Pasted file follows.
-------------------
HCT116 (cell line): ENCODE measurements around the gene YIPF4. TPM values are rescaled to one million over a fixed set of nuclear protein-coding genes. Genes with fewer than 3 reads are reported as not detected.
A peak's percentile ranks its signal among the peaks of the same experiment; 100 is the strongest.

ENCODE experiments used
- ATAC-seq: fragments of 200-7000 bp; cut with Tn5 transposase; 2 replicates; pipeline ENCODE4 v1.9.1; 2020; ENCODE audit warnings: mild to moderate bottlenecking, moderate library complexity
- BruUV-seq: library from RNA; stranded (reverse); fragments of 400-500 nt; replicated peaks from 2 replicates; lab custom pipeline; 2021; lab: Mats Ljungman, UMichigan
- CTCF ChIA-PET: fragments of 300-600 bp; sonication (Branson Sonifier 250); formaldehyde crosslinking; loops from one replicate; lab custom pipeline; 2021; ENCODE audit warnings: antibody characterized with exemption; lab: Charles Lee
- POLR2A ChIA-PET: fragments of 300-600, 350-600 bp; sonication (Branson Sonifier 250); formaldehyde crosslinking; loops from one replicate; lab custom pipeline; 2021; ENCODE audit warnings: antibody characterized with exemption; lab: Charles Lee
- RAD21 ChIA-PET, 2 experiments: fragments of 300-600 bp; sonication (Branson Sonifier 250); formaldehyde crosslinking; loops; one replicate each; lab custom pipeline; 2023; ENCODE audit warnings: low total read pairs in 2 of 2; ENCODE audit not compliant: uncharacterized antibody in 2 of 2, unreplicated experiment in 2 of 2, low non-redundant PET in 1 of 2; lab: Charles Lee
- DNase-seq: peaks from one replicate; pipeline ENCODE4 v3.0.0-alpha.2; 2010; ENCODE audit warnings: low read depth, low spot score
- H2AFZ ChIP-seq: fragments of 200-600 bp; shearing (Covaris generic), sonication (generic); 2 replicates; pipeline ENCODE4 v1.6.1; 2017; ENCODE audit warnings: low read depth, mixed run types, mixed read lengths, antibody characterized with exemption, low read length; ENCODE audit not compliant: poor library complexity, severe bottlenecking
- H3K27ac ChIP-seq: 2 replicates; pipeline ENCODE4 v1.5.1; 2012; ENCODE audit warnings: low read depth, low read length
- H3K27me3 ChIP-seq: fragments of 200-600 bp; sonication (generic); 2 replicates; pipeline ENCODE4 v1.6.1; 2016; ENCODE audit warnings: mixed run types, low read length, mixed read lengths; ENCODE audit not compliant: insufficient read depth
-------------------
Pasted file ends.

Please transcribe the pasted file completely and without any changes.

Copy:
HCT116 (cell line): ENCODE measurements around the gene YIPF4. TPM values are rescaled to one million over a fixed set of nuclear protein-coding genes. Genes with fewer than 3 reads are reported as not detected.
A peak's percentile ranks its signal among the peaks of the same experiment; 100 is the strongest.

ENCODE experiments used
- ATAC-seq: fragments of 200-7000 bp; cut with Tn5 transposase; 2 replicates; pipeline ENCODE4 v1.9.1; 2020; ENCODE audit warnings: mild to moderate bottlenecking, moderate library complexity
- BruUV-seq: library from RNA; stranded (reverse); fragments of 400-500 nt; replicated peaks from 2 replicates; lab custom pipeline; 2021; lab: Mats Ljungman, UMichigan
- CTCF ChIA-PET: fragments of 300-600 bp; sonication (Branson Sonifier 250); formaldehyde crosslinking; loops from one replicate; lab custom pipeline; 2021; ENCODE audit warnings: antibody characterized with exemption; lab: Charles Lee
- POLR2A ChIA-PET: fragments of 300-600, 350-600 bp; sonication (Branson Sonifier 250); formaldehyde crosslinking; loops from one replicate; lab custom pipeline; 2021; ENCODE audit warnings: antibody characterized with exemption; lab: Charles Lee
- RAD21 ChIA-PET, 2 experiments: fragments of 300-600 bp; sonication (Branson Sonifier 250); formaldehyde crosslinking; loops; one replicate each; lab custom pipeline; 2023; ENCODE audit warnings: low total read pairs in 2 of 2; ENCODE audit not compliant: uncharacterized antibody in 2 of 2, unreplicated experiment in 2 of 2, low non-redundant PET in 1 of 2; lab: Charles Lee
- DNase-seq: peaks from one replicate; pipeline ENCODE4 v3.0.0-alpha.2; 2010; ENCODE audit warnings: low read depth, low spot score
- H2AFZ ChIP-seq: fragments of 200-600 bp; shearing (Covaris generic), sonication (generic); 2 replicates; pipeline ENCODE4 v1.6.1; 2017; ENCODE audit warnings: low read depth, mixed run types, mixed read lengths, antibody characterized with exemption, low read length; ENCODE audit not compliant: poor library complexity, severe bottlenecking
- H3K27ac ChIP-seq: 2 replicates; pipeline ENCODE4 v1.5.1; 2012; ENCODE audit warnings: low read depth, low read length
- H3K27me3 ChIP-seq: fragments of 200-600 bp; sonication (generic); 2 replicates; pipeline ENCODE4 v1.6.1; 2016; ENCODE audit warnings: mixed run types, low read length, mixed read lengths; ENCODE audit not compliant: insufficient read depth